The FLSA covers only employees, not independent contractors, who typically are hired to work on specific projects. However, whether a person is an employee for purposes of the FLSA generally turns on whether the worker is employed by a single employer. There are three different tests that can be used in order to classify the plaintiffs as employees rather than independent contractors. In this case, the plaintiffs are considered employees by law under the FLSA and the IRS 20 part test.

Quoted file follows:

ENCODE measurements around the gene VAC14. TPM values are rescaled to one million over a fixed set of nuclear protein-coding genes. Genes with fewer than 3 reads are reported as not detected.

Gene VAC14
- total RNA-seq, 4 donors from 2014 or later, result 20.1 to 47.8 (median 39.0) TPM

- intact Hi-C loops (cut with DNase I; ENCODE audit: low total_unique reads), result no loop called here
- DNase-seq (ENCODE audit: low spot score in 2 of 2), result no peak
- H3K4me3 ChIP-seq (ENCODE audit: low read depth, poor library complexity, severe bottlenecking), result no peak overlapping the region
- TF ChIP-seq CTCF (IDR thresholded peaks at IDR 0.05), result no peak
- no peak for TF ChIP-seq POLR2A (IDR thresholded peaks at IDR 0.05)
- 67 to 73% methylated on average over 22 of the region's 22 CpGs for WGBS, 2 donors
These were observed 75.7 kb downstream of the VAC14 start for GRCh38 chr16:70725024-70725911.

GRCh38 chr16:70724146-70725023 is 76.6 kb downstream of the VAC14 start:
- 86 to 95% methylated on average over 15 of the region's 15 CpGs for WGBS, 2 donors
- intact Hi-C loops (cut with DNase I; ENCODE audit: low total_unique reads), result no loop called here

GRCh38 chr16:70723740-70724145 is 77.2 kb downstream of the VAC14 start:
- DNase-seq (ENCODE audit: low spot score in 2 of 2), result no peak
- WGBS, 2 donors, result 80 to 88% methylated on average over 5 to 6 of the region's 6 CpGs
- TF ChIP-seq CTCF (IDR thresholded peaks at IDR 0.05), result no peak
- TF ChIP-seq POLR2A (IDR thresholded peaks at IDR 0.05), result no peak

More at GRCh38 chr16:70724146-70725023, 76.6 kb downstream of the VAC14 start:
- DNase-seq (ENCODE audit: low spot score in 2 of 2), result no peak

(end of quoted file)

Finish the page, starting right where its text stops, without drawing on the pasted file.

In this case, there is much proof that the plaintiffs are employees of the defendant. The first piece of evidence is the defendant requiring the plaintiffs to work at the office three days a week from 9-5 on what he calls floor time. Setting required hours of time and requiring work on employer premises is under the IRS 20 part test. The second piece of evidence is the defendant requiring a specific colloquy for the contractors when speaking with the customers. Setting instructions for work is under the IRS 20 part test. The third piece of evidence is the defendant requiring reports of all sales calls, sales visits, and customer feedback. Setting reporting requirements is under the IRS 20 part test.…